As a member of the Community, Ukraine would probably participate in all its political bodies, but its privileges would be slimmer in the economic sense – it would get, for example, less accession or pre-accession funds. I do not share such a view. So it is important that Ukraine, but also Georgia and Moldova find themselves in the EU, but good terms for this membership are also important.

What can the international political elite of the EU and we, the public, do for Ukraine? How to support this country wisely? 

Sanctions should be tightened. In recent weeks, ‘sanctions’  have unfortunately become a forgotten word. The obstacles to effective sanctions should be vetted. The West will not decide to enter a full-scale war, so it has to make economic methods of pressure on Russia more effective. Another issue is solidarity, i.e. more arms supplies than have been going to the Ukrainian front so far. So that we can say that Ukrainians are able to realistically defend themselves. Solidarity could also manifest itself in the accession talks we spoke about.

Western society, on the other hand, should realize that this is also our war. This is not only about Ukraine, but also about the West. And where government sanctions don’t work, we need to ask ourselves if we should continue to maintain social relationships with Russians who support Putin and live, for example, in Poland or the Czech Republic; we have to think about consumer sanctions and so on. In our private lives, let’s do what we expect from our governments, because only such an attitude will allow us to expect more from the political elite. 

Do you find the use of nuclear weapons by Russia imaginable?

Yes, but the probability of this is low. The use of nuclear weapons ‘tactically’ is possible, but Putin himself is afraid to do it, he knows that by making this step he will reach for the ultimate argument. Also, people around him are not prepared for such a solution. 

Putin has now become hostage to his own obsessions. 

He misjudged his own capabilities. He underestimated the Ukrainians and their will to fight. Today, he faces the risk of losing power completely. I don’t like psychologizing in politics, so I can only say that he simply made the wrong choice. He was probably shown inaccurate data. He overestimated his leadership abilities, perhaps someone tricked him into thinking he was outstanding.

Will Ukraine come out of this war with any territorial losses? 

Today, there are no conditions for any concessions; if someone on the Ukrainian side wanted to make them, they would have trouble holding on to power. I am about 80 percent sure there will be no territorial concessions, especially after the cases of genocide and war crimes in Bucha, Irpin and Mariupol. Ukraine will probably show some negotiating flexibility in the context of Crimea. The peninsula has always had autonomy, so it is important for Ukraine to keep it, but inside Ukraine.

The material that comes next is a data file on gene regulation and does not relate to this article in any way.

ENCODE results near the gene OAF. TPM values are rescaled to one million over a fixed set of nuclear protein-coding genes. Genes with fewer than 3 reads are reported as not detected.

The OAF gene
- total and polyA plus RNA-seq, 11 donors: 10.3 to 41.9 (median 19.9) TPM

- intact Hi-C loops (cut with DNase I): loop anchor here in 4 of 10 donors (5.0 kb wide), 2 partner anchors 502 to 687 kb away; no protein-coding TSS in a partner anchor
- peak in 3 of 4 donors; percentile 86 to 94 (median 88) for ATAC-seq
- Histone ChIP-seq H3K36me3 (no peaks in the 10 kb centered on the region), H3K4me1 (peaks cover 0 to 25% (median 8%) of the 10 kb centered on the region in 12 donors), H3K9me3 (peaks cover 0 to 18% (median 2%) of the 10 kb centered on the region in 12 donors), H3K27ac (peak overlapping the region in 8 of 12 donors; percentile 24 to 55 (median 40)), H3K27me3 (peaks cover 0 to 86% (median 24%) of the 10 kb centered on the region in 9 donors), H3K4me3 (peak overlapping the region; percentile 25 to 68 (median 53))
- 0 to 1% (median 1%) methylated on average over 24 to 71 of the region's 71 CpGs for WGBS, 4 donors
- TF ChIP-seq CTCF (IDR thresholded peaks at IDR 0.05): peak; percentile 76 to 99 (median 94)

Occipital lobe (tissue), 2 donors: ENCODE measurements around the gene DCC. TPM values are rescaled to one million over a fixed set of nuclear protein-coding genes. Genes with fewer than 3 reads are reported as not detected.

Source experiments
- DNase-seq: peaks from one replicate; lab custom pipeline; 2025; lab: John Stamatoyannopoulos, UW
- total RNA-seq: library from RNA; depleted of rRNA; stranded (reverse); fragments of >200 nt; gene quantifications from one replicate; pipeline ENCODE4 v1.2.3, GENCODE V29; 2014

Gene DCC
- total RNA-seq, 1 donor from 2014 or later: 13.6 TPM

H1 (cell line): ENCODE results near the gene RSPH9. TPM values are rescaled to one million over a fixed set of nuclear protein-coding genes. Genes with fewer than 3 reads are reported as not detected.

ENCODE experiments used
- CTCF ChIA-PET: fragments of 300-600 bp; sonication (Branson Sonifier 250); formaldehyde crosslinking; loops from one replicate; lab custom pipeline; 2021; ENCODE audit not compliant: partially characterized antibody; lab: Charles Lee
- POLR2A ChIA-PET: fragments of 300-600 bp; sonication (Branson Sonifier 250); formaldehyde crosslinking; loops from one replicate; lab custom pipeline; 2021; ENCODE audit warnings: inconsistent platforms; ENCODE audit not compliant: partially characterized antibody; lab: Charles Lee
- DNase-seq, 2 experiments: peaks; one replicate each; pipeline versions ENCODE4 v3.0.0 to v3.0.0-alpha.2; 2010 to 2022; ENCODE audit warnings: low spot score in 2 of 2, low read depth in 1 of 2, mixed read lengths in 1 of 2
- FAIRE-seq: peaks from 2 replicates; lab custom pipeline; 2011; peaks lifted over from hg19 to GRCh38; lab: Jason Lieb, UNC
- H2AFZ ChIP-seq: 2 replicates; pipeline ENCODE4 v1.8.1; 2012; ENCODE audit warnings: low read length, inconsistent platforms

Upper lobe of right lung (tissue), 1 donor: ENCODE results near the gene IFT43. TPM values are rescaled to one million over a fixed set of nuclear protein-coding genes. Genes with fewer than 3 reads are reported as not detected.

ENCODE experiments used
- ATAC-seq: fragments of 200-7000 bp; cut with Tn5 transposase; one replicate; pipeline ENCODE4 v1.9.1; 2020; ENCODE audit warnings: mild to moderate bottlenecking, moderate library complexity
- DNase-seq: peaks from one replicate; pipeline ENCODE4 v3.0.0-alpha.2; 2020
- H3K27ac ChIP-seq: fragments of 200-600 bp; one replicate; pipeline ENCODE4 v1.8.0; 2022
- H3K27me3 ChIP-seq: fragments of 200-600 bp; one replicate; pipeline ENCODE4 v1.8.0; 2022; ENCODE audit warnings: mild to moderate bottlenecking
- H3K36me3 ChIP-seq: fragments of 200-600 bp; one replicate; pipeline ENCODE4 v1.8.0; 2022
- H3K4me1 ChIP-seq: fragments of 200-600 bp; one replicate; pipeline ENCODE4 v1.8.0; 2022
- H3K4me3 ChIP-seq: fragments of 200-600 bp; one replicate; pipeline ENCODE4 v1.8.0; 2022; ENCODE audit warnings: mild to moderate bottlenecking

How do you envision Russia, its political elite and society after the war?

The year 1991 comes to mind – the collapse of the Soviet Union entailed the dismemberment and decentralization of the country. Today, Russia is a large and poorly administered country, so individual regions may become more autonomous, based on local leaders (very ambitious) or the mafia. Armed conflicts may start in some of the republics that are part of the Russian Federation (e.g., the North Caucasus). There will be attempts to build independent power structures, perhaps with the involvement of external actors, including three countries with interests in the region: Turkey, China and the United States.

Russia underestimated the risks of this war, and did not properly assess Ukraine’s strength and determination. 

Professor Andrzej Chwalba wrote a book Imperium korupcji [The Empire of Corruption] about this very problem. Well, the scale of corruption in Russia is so large and has such an enormous impact on public life that it can even cause what psychology calls “cognitive disorder” in government institutions. I also question the current belief in the West that Russia has been infallible and precise in its policies so far. The pathologies were obvious, but no one realized their scale – only the war has shown their full extent. Officials, the government administration, the economy, the military – all are dependent on bribes. Western societies cannot even imagine the scale on which data can be falsified. The “client effect” was also at work: Putin wanted to hear from military analysts that Ukraine was weak, so they told him that it was. All this added up to a colossal cognitive error that led Putin astray and its price will be enormous.

Paweł Kowal

is a Polish politician and former Deputy Foreign Minister. In his essays and research, as an academic, he mainly takes up the issues of Polish and European Eastern policy. He has long been doing activist and academic work in Ukraine. His publications include Koniec systemu władzy. Polityka ekipy gen. Wojciecha Jaruzelskiego w latach 1986-1989 [The End of the System of Power: The Politics of General Wojciech Jaruzelski’s Administration in 1986-1989], Warsaw 2012 Dr. Paweł Kowal is a Polish politician and former Deputy Foreign Minister. In his essays and research, as an academic, he mainly takes up the issues of Polish and European Eastern policy. He has long been doing activist and academic work in Ukraine. His publications include Koniec systemu władzy. Polityka ekipy gen. Wojciecha Jaruzelskiego w latach 1986-1989 [The End of the System of Power: The Politics of General Wojciech Jaruzelski’s Administration in 1986-1989], Warsaw 2012.